In today’s digital age virtually everyone is at risk of being the victim of a cyber attack, including non-government organizations (NGOs) or non-profits.
Why do cybercriminals target NGOs and non-profits?
As the founder of an NGO or non-profit you might think your organization won’t be a target for cybercriminals, but the truth is that these organizations hold a vast amount of information that cybercriminals want to get their hands on. NGOs maintain large financial donations and contributions from donors which is an appealing target for hackers. Another motive for cyber attacks on nonprofits could be that they are a great source of email conversations and research which could be valuable on the black market.
Unfortunately, a lot of NGO computer systems have major security concerns, which makes them a high risk for cyberattacks. Cybercriminals are getting away with an unimaginable amount of money or valuable information taken from NGO and non-profit databases. In fact, a survey conducted by the Institute for Critical Infrastructure Technology found that 50% of NGOs have experienced a ransomware attack. Surprisingly, though, given the high percentage of ransomware attacks, less than half of NGOs have a dedicated staff to deal with cybersecurity.
Data security for non-profits doesn’t have to be complicated, there are a few simple steps you can take to help prevent your organization from being the victim of cybercriminals.
1. Identify your weaknesses
A study conducted by Shred-it last year found that employees’ lack of cybersecurity knowledge are one of the direct causes of data breaches in an organization. Employees or volunteers in your organization may unintentionally giveaway valuable information. For example, they may click on a link in an email or download an attachment, or even access a harmful website, which will install malicious software known as “ransomware” on his/her computer. Every NGO or nonprofit should have information security policies in place. Make sure every employee or volunteer is aware of these policies and that they understand how to identify phishing emails.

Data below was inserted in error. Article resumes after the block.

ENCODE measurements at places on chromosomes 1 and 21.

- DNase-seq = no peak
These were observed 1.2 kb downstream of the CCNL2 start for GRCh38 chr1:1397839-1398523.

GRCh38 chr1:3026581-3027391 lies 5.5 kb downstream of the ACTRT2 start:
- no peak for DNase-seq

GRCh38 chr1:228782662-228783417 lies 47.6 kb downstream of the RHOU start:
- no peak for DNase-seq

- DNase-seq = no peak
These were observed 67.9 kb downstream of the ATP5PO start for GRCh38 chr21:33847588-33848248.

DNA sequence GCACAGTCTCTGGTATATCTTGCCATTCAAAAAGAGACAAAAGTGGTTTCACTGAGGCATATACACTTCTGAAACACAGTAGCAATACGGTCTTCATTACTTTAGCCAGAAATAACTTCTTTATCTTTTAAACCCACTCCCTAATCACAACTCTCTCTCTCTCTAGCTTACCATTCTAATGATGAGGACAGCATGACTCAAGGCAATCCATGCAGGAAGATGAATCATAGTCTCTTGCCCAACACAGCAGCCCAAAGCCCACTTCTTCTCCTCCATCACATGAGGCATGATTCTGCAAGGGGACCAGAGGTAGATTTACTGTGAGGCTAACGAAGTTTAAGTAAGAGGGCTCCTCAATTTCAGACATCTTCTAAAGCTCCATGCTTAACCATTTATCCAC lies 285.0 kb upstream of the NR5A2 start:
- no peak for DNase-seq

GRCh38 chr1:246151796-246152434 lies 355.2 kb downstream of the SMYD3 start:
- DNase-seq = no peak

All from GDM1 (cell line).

2. Change passwords regularly
Many of us know the risk for cyberattacks increases when your reuse of have weak passwords, yet very few organizations have rules in place about regularly updating passwords. Unfortunately, cybercriminals prey on this weakness, and it makes it easy for them to hack into your system. When creating passwords, use a combination of letters and numbers with at least one capital letter and a special character. Because non-profit organizations and NGOs regularly have new volunteers or staff members, it would be advisable to change passwords at least every quarter.
3. Keep technology updated
Non-profit organizations and NGOs depend highly on contributions and donations so you may have a small budget but, it’s best to allot money for system updates and patch management.
Patch management is based on a change in computer system programs to update or improve them, including a fix on security vulnerabilities and other bug fixes to improve performance and implement new security features.
It’s also important to replace old hardware. You may not want to spend the money, but doing so now will save you in the long-run.
4. Limit access to information
There are usually new staff members and volunteers in a non-profit organization or NGO. Not all personnel are cautious when it comes to cybersecurity. Some may leave computers unlocked, exposing sensitive information for anyone to access. This may be controlled, though, by informing everyone about their responsibilities in the organization’s cybersecurity. Non-profit organizations may also have additional protection through data encryption where keys will be used to encrypt and decrypt data.
5. Make sure you’re covered
There is a real risk for cyberattacks on non-profit organization – to its donors, and to everyone it serves. You need to regularly manage these risks, including, having the proper insurance. Cyber insurance for NGOs provides security if ever the organization encounters cybersecurity breach. Cyber Liability insurance is available to cover a wide range of security-related claims including data breaches, network failures, and media/content liability. As NGOs and nonprofits collect and store sensitive data, it’s very important that every non-profit is protected.